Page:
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I am a full professor of chemistry from Iran. I want to move to the United States. I have a good record of publications, teaching, executive positions, conference participation, etc.

However, as I applied for full professor position, I was not successful. Apparently, my credentials are equal to successful candidates or even better (I checked with the names announced), but their works were in the same country.

I do not care to apply for an assistant/associate professor position, but the requirements are different. They expect young people to start.

What can be a promising pathway for me to enter the US higher education?

Is it actually possible? Can a professor from a developing country find a place in the US higher education?

  • I edited to remove a single reference to the UK, since you mention the US three times, but the UK only once. I assume that answers for the UK might be appreciably different, apart from the "applying for full professorships is always hard" part. Please feel free to roll back my edit. – S. Kolassa - Reinstate Monica Apr 21 '15 at 18:13
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    Try to get personally known in the states--use a sabbatical or start collaborations where you can get invited to stay in the US for a few months. Having personal recommendations from US-based faculty should be useful. – mkennedy Apr 21 '15 at 18:26
  • At least in the UK, employers are required to employ British/EU citizens over foreigners; and only employ from abroad if skilled staff cannot be found domestically. Maybe this was why similarly skilled applicants were successful over you; but this is just speculation. – Danny Beckett Apr 21 '15 at 21:02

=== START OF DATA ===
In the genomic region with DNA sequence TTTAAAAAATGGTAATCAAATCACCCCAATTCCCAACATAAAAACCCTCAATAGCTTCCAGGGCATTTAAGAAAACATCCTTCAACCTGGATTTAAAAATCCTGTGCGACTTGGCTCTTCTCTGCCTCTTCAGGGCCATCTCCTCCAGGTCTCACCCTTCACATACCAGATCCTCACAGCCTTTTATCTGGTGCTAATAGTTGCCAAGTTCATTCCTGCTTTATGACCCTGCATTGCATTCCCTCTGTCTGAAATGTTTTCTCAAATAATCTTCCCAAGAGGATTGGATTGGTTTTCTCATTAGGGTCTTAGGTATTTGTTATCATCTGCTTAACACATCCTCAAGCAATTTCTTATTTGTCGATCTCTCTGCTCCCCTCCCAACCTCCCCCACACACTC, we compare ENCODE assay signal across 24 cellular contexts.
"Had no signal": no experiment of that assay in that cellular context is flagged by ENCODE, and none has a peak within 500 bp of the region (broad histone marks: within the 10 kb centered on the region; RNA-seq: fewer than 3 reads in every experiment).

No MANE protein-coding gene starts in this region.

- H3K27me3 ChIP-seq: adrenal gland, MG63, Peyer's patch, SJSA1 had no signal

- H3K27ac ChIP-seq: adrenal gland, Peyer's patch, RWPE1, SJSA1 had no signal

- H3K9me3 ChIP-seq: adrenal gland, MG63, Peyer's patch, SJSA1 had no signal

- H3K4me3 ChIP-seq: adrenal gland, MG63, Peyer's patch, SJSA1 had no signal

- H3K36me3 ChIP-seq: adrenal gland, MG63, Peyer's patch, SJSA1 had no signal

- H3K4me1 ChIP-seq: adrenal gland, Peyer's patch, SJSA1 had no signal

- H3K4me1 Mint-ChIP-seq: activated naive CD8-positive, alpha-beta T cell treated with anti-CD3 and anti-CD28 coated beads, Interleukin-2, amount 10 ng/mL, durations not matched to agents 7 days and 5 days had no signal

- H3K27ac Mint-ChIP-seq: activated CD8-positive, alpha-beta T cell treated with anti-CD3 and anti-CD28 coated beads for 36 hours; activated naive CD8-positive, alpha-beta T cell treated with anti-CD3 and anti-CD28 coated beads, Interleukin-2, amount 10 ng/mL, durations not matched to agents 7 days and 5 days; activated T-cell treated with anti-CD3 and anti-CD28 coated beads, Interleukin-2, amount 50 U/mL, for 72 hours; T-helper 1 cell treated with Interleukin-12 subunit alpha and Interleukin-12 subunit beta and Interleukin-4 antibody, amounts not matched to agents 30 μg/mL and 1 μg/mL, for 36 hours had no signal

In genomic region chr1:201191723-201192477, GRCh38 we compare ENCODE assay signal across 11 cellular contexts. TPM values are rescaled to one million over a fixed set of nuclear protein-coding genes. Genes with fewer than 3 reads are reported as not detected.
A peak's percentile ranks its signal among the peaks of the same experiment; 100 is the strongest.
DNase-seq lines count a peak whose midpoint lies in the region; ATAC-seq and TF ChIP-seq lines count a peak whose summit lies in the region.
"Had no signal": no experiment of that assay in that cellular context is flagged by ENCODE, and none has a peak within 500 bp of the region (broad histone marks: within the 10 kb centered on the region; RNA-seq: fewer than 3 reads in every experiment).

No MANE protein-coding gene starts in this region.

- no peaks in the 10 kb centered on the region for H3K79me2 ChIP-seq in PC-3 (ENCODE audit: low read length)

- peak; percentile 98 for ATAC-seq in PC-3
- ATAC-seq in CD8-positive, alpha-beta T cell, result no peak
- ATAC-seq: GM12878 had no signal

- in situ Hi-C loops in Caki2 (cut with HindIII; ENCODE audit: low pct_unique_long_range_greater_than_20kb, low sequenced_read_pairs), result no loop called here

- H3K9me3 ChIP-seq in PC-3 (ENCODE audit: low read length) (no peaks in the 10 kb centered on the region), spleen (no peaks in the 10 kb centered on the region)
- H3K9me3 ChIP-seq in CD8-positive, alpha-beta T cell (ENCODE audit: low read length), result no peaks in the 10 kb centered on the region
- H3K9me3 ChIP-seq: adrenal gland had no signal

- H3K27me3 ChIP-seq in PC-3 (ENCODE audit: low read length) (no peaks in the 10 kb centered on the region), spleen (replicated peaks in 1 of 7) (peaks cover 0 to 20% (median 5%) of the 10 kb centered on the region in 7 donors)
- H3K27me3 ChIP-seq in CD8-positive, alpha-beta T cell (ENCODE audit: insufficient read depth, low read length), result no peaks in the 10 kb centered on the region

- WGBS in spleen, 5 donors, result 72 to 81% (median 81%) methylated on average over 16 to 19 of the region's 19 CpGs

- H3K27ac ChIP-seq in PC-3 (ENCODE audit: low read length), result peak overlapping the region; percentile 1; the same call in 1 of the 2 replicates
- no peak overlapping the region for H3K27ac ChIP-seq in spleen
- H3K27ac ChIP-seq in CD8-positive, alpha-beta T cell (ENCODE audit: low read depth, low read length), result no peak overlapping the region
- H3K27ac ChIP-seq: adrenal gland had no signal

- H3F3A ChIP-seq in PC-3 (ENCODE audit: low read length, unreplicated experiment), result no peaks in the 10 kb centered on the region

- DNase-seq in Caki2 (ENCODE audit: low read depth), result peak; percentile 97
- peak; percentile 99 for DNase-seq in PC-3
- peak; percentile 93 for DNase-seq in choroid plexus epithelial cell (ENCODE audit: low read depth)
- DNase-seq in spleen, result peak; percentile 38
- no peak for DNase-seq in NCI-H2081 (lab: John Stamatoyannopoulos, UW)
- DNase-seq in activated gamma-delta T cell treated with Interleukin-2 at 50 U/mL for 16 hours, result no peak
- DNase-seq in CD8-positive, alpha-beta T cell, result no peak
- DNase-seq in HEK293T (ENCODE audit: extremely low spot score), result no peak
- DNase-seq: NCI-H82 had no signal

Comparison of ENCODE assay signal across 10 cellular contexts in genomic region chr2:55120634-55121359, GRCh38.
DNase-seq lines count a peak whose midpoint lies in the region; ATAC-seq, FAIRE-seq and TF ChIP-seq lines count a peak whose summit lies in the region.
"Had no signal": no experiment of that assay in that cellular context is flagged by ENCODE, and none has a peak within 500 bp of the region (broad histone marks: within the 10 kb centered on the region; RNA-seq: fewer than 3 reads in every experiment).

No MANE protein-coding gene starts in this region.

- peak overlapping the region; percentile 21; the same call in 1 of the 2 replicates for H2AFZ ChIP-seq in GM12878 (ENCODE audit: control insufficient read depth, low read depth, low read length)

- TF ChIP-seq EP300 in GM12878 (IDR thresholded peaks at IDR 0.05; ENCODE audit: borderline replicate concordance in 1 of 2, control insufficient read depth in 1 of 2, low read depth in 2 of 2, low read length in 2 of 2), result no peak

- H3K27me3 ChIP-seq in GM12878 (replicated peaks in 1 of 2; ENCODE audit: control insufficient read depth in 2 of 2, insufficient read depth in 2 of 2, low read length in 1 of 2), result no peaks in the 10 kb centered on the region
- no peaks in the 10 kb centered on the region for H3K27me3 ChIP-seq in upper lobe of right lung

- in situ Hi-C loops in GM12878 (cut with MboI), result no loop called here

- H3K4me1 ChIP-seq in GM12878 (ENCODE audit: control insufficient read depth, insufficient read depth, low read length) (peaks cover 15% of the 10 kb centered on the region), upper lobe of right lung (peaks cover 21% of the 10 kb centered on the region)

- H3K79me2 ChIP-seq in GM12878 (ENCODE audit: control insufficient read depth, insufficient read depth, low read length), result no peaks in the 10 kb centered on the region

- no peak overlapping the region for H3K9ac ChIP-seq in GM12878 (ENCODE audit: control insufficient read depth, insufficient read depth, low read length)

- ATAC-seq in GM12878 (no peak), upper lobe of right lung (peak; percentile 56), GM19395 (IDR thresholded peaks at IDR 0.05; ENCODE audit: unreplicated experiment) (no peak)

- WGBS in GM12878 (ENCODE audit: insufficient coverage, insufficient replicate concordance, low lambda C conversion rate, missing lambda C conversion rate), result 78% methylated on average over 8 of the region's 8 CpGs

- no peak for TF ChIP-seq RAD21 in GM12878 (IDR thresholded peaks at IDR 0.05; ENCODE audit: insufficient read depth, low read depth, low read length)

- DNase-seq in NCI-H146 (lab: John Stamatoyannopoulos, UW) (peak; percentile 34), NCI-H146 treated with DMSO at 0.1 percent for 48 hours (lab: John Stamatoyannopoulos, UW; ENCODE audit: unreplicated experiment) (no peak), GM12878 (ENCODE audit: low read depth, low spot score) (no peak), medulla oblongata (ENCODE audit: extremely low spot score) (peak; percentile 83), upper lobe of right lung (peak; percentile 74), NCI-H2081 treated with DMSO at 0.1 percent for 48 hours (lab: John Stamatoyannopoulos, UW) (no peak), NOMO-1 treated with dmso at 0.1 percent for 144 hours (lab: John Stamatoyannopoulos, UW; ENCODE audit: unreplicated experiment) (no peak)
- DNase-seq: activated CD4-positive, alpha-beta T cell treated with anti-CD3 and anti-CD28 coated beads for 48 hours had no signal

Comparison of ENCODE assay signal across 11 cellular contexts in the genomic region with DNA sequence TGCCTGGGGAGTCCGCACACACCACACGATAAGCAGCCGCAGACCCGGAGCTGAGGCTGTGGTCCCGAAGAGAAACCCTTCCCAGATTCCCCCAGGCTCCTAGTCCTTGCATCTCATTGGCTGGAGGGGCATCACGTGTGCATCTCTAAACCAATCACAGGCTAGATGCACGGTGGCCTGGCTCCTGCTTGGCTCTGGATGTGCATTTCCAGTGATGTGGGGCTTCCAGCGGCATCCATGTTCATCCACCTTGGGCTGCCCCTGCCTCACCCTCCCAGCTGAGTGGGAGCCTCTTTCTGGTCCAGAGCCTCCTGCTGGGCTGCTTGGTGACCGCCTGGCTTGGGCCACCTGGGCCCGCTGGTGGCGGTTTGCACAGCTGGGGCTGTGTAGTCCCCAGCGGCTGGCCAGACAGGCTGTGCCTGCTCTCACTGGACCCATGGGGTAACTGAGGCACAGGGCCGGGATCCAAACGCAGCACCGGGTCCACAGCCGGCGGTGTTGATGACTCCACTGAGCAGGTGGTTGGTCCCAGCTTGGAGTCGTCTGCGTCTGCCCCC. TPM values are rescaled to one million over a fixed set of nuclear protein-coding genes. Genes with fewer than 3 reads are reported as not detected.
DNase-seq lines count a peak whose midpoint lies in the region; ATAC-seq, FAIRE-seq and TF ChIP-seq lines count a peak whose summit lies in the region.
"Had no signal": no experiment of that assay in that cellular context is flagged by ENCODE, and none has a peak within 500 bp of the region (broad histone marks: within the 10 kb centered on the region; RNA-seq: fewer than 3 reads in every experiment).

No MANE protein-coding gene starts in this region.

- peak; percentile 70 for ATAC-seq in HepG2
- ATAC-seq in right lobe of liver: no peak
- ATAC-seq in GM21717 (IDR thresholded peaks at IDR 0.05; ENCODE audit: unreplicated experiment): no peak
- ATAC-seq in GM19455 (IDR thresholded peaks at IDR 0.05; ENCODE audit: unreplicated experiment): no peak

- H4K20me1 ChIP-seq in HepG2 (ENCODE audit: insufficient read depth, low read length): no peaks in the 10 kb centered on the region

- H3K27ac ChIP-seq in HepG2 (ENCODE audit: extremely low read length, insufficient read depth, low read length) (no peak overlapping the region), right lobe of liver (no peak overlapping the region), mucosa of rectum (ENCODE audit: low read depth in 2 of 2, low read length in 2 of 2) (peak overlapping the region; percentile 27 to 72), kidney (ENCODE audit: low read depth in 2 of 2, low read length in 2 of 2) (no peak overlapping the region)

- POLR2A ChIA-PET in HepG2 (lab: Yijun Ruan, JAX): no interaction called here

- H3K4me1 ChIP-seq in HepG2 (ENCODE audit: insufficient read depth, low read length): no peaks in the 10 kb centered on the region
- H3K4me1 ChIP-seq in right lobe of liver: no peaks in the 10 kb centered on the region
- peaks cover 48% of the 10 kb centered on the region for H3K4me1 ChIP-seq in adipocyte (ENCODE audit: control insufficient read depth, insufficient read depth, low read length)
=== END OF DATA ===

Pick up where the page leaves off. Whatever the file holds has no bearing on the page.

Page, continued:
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    When you say "my credentials are equal", how do you determine that? Your idea of "credentials" may be very different from that of the position search committee. Have you taught in English? Did you publish in exact same American journals? What kind of funding did you get? It's very unlikely that you have any record whatsoever of NSF funding, for one thing; and without a record of being eventually able to bring enough money to fund the lab that will be a part of your startup package, which costs hundreds of thousands of dollars, yours is a losing proposition to the university. – StasK Apr 22 '15 at 14:27
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Short answer: Yes, a professor from a developing country can find employment.

Longer answer: It's hard for anyone to get a position as a full professor. It's likely to be harder if you are from another country.

"I applied for full professor position, I was not successful." Many, many people apply for full professorship positions. Most of them are not successful. There are many reasons you didn't get offered the position.

One of the reasons may have been that there would be more hassle to do the necessary paperwork for immigration purposes. Not all universities will do this.

The main reason was that there was someone that the appointing committee liked more.

You might ask for feedback about why you weren't offered the position, but the university might not be forthcoming.

The big hurdle that I think you are going to have is fear from the university. If they appoint someone and they turn out to be unsuccessful, they have a problem on their hands. Removing a full professor is difficult. Someone they know (or know of, through contacts) is always going to be a safer bet than someone who they don't know. (I read somewhere recently, and I can't think where that assistant professors are appointed because of hope - the hope that they will do well. Full professors are appointed through fear - the fear that they won't turn out to be a disaster for the university).

I would have two pieces of advice: (1) Keep applying, and seek feedback about your application. (2) Don't be too fussy about the position; if you are in the country and have a job, it will (I think) be easier to get a different job.

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    OP is from a Iran. Does it matter that the country he is from is under sanctions? – Taemyr Apr 22 '15 at 7:43
  • I know Iranians that are employed in the US. – Jeremy Miles Apr 22 '15 at 13:48
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    In research? On subjects that might be covered by ITAR? Also I am sure it's possible, I am however not sure that it's easy for the institution to be sure they comply with relevant laws. – Taemyr Apr 22 '15 at 13:59